By Andrew Olafson and Theodore Caulton
One of the many data challenges posed to hospitals in the last 50 years has been the ability to store patient information securely, compactly and over a long period of time. Developing a data format that fits all three of those criteria offer tradeoffs between accessibility and storage. This makes it a difficult challenge, especially when data needs to be accessed by doctors and shared between hospital systems.
Hospitals, by and large, have adopted a file format called FHIR that meets the outlined needs making it ideal for sharing data between hospitals. This solution was ideal when hospitals only needed to store and share data. However, as data analytics have matured and hospitals look to perform research and analysis on their data, the FHIR data model has proven unwieldy for scaled analysis due to its file format. In such a scenario, Hakkoda has begun developing a scalable solution to this dilemma.
Understanding the FHIR Data Maturity Model
The FHIR data format, initially developed in 2012, was designed to tackle exponential growth of medical data. It was built to offer a clean solution for storing large magnitudes of patient data while also being easy to share between hospital systems. Its data format (JSON, XML) made it compact and easy to share, but difficult to perform data analysis on, especially at scale.
To this point, if an analyst wanted to analyze and gain insight from a chunk of data, they would need to flatten and map JSON data by hand before applying data science on the data now in a tabular format. If you can imagine trying to flatten and map all your data as it scales, this task quickly becomes an insurmountable problem. Additionally, if every hospital system has their own system for flattening and mapping FHIR data, sharing models or methodology between organizations is impossible.
So, Why OMOP?
The OMOP Data Model offers a solution to this standardization dilemma by offering a standardized mapping from FHIR to a table format data model (OMOP). The open source nature of OMOP means that the community can create and share data models as well as analytical queries built off of the OMOP data model format. Currently, there is an ever growing open source query library designed to be run on the OMOP data model. The advantage of these features is that a hospital could systematically convert their FHIR data to an OMOP format and apply a vetted data model from the OMOP community and have ready built queries at their fingertips. The added bonus is that a hospital could then share their model with a sister hospital system or adopt a model from another system that has also implemented the OMOP data model.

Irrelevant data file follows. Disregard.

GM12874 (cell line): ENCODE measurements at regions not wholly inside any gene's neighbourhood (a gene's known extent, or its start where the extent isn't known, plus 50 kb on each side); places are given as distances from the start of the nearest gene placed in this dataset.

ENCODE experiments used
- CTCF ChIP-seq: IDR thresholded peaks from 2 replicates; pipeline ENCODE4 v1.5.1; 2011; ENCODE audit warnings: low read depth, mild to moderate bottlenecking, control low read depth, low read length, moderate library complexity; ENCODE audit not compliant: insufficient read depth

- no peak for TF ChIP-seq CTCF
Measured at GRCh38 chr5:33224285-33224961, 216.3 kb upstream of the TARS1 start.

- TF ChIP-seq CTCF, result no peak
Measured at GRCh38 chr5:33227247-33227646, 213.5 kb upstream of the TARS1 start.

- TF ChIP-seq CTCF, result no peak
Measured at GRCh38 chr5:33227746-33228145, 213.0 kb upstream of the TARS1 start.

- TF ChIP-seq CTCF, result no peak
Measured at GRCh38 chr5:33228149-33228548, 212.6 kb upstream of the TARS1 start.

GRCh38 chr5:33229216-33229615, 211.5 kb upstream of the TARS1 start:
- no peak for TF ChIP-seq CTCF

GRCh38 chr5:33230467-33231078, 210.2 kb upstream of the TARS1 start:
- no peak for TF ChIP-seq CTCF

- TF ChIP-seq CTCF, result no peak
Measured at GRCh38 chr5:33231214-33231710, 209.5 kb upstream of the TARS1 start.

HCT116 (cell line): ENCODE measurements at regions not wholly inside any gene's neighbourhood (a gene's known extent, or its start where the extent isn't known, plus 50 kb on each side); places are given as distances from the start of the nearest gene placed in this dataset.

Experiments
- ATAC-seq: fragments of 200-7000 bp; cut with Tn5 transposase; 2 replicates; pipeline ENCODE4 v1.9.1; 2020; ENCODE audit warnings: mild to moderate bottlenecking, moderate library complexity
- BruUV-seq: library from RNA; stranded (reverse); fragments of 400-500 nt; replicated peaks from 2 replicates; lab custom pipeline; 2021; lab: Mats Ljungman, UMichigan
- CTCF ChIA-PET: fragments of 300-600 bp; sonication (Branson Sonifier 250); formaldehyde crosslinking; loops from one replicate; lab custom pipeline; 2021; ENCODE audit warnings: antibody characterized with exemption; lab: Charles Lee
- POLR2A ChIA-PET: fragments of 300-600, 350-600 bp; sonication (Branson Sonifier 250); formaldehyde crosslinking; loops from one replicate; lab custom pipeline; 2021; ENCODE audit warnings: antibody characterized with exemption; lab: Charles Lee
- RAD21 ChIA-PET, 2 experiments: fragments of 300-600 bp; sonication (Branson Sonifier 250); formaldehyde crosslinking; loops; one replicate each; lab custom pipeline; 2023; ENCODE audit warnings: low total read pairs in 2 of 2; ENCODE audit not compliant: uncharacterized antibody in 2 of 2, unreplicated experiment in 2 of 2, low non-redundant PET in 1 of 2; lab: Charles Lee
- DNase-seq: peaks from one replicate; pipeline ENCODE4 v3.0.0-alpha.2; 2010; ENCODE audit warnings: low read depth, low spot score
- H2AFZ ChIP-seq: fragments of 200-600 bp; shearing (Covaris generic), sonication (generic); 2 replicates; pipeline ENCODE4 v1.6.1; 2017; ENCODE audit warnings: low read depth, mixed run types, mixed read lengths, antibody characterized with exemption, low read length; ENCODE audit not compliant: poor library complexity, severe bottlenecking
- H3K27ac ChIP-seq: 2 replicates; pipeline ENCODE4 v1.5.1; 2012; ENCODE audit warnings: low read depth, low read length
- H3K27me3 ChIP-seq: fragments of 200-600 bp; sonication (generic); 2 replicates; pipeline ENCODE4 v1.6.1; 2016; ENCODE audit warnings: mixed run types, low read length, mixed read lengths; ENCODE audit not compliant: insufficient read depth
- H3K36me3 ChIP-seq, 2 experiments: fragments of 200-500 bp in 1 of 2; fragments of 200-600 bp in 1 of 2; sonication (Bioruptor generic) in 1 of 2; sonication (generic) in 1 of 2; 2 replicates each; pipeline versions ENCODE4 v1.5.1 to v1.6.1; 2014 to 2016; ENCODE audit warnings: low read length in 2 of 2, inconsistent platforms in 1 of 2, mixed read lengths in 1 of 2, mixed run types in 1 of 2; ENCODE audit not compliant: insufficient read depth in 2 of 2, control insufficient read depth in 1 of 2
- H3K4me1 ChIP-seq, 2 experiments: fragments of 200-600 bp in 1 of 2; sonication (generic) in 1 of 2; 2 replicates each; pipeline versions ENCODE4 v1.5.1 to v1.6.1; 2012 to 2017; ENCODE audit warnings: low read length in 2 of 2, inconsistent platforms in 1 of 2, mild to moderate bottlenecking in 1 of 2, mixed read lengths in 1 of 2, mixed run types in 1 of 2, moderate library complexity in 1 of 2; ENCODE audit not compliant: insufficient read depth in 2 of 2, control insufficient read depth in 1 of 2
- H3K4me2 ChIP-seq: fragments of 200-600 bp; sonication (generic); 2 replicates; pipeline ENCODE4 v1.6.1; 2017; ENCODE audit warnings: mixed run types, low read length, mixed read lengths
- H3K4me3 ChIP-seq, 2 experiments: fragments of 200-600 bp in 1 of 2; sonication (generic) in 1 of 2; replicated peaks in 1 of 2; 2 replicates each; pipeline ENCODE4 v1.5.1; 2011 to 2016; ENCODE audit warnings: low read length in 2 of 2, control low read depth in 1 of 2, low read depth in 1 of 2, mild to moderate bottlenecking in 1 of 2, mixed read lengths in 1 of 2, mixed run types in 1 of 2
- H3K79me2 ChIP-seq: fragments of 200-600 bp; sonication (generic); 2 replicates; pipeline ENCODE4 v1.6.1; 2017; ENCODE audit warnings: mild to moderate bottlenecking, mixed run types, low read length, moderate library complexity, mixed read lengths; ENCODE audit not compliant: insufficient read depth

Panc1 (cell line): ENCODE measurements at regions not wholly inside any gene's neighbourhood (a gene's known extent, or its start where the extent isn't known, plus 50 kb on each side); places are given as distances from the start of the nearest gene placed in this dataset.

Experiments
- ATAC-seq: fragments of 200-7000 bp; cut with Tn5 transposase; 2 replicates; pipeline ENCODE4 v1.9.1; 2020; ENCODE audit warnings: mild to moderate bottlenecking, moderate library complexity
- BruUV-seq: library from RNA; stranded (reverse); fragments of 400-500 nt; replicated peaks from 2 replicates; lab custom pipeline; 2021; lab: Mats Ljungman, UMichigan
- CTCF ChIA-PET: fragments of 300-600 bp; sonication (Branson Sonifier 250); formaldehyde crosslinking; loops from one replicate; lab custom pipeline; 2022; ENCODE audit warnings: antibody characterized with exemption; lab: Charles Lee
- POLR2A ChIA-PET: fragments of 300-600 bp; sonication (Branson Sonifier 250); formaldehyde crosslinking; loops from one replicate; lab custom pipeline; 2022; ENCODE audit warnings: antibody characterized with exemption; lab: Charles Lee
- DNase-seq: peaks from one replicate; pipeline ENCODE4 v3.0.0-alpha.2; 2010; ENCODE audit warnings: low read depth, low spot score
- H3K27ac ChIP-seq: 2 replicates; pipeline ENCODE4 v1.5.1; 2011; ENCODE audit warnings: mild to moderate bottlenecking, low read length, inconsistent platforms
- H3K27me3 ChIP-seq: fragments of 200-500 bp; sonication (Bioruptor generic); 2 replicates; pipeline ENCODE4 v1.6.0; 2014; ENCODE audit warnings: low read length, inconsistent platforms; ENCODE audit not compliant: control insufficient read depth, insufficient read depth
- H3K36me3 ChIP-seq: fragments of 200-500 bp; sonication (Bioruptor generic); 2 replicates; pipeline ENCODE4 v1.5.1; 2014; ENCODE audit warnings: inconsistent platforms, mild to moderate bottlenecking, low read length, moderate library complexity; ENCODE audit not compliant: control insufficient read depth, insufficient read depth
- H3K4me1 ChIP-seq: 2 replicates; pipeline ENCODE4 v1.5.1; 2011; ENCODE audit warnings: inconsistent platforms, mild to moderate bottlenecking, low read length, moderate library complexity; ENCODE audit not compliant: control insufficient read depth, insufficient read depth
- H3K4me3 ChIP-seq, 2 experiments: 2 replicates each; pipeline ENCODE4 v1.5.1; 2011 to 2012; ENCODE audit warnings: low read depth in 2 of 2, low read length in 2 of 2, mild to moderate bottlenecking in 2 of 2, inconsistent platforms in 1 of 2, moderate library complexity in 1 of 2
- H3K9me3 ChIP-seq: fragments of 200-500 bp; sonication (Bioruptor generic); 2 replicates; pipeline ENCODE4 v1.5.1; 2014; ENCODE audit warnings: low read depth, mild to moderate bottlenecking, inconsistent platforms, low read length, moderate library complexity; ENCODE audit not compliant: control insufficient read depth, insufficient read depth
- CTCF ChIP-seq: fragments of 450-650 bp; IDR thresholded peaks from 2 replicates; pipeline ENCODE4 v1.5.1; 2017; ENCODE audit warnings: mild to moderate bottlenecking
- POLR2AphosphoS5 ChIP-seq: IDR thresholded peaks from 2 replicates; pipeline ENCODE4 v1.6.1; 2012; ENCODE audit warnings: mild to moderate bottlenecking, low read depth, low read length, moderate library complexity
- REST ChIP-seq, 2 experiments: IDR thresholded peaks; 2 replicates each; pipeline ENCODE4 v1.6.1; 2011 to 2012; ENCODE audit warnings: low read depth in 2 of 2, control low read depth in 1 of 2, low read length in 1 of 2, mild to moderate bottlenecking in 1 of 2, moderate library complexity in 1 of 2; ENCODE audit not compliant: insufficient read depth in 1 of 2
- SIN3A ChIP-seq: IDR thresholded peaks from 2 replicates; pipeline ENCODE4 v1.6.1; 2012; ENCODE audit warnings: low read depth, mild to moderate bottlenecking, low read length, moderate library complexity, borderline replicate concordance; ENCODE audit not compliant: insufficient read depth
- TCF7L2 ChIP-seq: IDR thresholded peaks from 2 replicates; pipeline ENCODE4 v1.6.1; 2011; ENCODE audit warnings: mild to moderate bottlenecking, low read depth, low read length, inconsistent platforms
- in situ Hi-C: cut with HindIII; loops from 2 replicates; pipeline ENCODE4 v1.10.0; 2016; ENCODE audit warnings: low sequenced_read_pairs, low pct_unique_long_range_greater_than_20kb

It should be noted that some organizations have created applications to convert small FHIR bundles to the OMOP data format, but there isn’t a universal solution that can be scaled across an entire organization. As data science becomes increasingly important for making informed decisions, it becomes essential to utilize a complete picture of a hospital’s data in analysis. The OMOP data model provides a potentially scalable format that hospitals can use to do large scale analysis. Given 84% of hospitals utilize the FHIR data format, it’s inevitable that hospitals will need to move to a standard format to modernize their analytics.
Hakkoda’s Solution: FHIR to OMOP
Hakkoda believes that the move to OMOP, particularly early on, will provide a strong competitive advantage to any firm adopting this data format. Given this, Hakkoda has developed a system for migrating FHIR data to OMOP at scale.
Initially, FHIR bundles start as XML or JSON files, which can be read in a structured format. This makes them ideal for storage or use in programs that are designed to read and display this type of content. However, traditional analytics techniques cannot natively take advantage of this data format by transforming it into a tabular format. Hakkoda simplifies and standardizes this process using an end to end dbt pipeline that flattens out FHIR bundles and then maps them to the standard OMOP tables.